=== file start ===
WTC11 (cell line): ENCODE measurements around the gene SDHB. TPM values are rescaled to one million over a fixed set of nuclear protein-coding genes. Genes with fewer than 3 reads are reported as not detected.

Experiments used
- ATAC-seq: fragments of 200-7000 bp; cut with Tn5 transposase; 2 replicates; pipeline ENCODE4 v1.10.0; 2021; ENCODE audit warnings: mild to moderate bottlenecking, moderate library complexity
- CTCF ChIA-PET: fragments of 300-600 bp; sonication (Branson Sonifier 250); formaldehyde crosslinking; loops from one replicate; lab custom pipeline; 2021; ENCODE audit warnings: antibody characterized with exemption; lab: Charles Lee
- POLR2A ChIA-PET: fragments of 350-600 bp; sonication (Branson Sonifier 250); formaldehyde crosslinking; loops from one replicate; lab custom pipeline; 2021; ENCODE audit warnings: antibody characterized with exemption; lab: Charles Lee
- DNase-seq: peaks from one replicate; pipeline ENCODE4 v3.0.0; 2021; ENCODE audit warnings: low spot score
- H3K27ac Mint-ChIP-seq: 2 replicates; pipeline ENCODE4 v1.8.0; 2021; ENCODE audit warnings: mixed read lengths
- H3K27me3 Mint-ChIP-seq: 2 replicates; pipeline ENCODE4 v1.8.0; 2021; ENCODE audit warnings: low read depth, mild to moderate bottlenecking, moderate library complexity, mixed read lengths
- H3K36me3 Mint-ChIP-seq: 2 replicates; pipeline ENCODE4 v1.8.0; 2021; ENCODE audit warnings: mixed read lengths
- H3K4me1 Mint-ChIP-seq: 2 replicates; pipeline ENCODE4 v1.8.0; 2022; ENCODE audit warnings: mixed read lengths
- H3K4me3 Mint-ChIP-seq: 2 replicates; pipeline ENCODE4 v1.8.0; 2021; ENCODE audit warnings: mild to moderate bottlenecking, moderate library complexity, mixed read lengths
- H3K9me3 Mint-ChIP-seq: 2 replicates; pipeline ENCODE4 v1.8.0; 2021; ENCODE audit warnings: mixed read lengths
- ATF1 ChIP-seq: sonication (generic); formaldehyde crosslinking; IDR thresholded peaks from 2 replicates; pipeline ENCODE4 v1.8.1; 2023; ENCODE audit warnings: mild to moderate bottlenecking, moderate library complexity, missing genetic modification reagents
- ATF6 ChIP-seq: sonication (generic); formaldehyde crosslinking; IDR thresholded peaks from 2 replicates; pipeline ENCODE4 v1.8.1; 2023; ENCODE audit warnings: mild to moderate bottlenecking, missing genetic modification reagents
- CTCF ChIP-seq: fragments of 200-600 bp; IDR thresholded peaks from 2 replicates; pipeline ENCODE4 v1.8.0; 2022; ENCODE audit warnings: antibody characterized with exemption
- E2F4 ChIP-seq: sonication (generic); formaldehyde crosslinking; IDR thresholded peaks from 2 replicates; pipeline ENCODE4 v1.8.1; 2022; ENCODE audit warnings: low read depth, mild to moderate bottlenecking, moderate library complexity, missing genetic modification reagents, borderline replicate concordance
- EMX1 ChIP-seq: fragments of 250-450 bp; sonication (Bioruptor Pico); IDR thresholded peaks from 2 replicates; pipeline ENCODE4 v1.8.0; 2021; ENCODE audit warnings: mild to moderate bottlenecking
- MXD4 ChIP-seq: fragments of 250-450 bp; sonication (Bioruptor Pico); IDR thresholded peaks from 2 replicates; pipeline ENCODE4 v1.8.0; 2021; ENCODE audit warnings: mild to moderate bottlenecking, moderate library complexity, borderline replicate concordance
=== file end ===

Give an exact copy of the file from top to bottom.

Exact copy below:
WTC11 (cell line): ENCODE measurements around the gene SDHB. TPM values are rescaled to one million over a fixed set of nuclear protein-coding genes. Genes with fewer than 3 reads are reported as not detected.

Experiments used
- ATAC-seq: fragments of 200-7000 bp; cut with Tn5 transposase; 2 replicates; pipeline ENCODE4 v1.10.0; 2021; ENCODE audit warnings: mild to moderate bottlenecking, moderate library complexity
- CTCF ChIA-PET: fragments of 300-600 bp; sonication (Branson Sonifier 250); formaldehyde crosslinking; loops from one replicate; lab custom pipeline; 2021; ENCODE audit warnings: antibody characterized with exemption; lab: Charles Lee
- POLR2A ChIA-PET: fragments of 350-600 bp; sonication (Branson Sonifier 250); formaldehyde crosslinking; loops from one replicate; lab custom pipeline; 2021; ENCODE audit warnings: antibody characterized with exemption; lab: Charles Lee
- DNase-seq: peaks from one replicate; pipeline ENCODE4 v3.0.0; 2021; ENCODE audit warnings: low spot score
- H3K27ac Mint-ChIP-seq: 2 replicates; pipeline ENCODE4 v1.8.0; 2021; ENCODE audit warnings: mixed read lengths
- H3K27me3 Mint-ChIP-seq: 2 replicates; pipeline ENCODE4 v1.8.0; 2021; ENCODE audit warnings: low read depth, mild to moderate bottlenecking, moderate library complexity, mixed read lengths
- H3K36me3 Mint-ChIP-seq: 2 replicates; pipeline ENCODE4 v1.8.0; 2021; ENCODE audit warnings: mixed read lengths
- H3K4me1 Mint-ChIP-seq: 2 replicates; pipeline ENCODE4 v1.8.0; 2022; ENCODE audit warnings: mixed read lengths
- H3K4me3 Mint-ChIP-seq: 2 replicates; pipeline ENCODE4 v1.8.0; 2021; ENCODE audit warnings: mild to moderate bottlenecking, moderate library complexity, mixed read lengths
- H3K9me3 Mint-ChIP-seq: 2 replicates; pipeline ENCODE4 v1.8.0; 2021; ENCODE audit warnings: mixed read lengths
- ATF1 ChIP-seq: sonication (generic); formaldehyde crosslinking; IDR thresholded peaks from 2 replicates; pipeline ENCODE4 v1.8.1; 2023; ENCODE audit warnings: mild to moderate bottlenecking, moderate library complexity, missing genetic modification reagents
- ATF6 ChIP-seq: sonication (generic); formaldehyde crosslinking; IDR thresholded peaks from 2 replicates; pipeline ENCODE4 v1.8.1; 2023; ENCODE audit warnings: mild to moderate bottlenecking, missing genetic modification reagents
- CTCF ChIP-seq: fragments of 200-600 bp; IDR thresholded peaks from 2 replicates; pipeline ENCODE4 v1.8.0; 2022; ENCODE audit warnings: antibody characterized with exemption
- E2F4 ChIP-seq: sonication (generic); formaldehyde crosslinking; IDR thresholded peaks from 2 replicates; pipeline ENCODE4 v1.8.1; 2022; ENCODE audit warnings: low read depth, mild to moderate bottlenecking, moderate library complexity, missing genetic modification reagents, borderline replicate concordance
- EMX1 ChIP-seq: fragments of 250-450 bp; sonication (Bioruptor Pico); IDR thresholded peaks from 2 replicates; pipeline ENCODE4 v1.8.0; 2021; ENCODE audit warnings: mild to moderate bottlenecking
- MXD4 ChIP-seq: fragments of 250-450 bp; sonication (Bioruptor Pico); IDR thresholded peaks from 2 replicates; pipeline ENCODE4 v1.8.0; 2021; ENCODE audit warnings: mild to moderate bottlenecking, moderate library complexity, borderline replicate concordance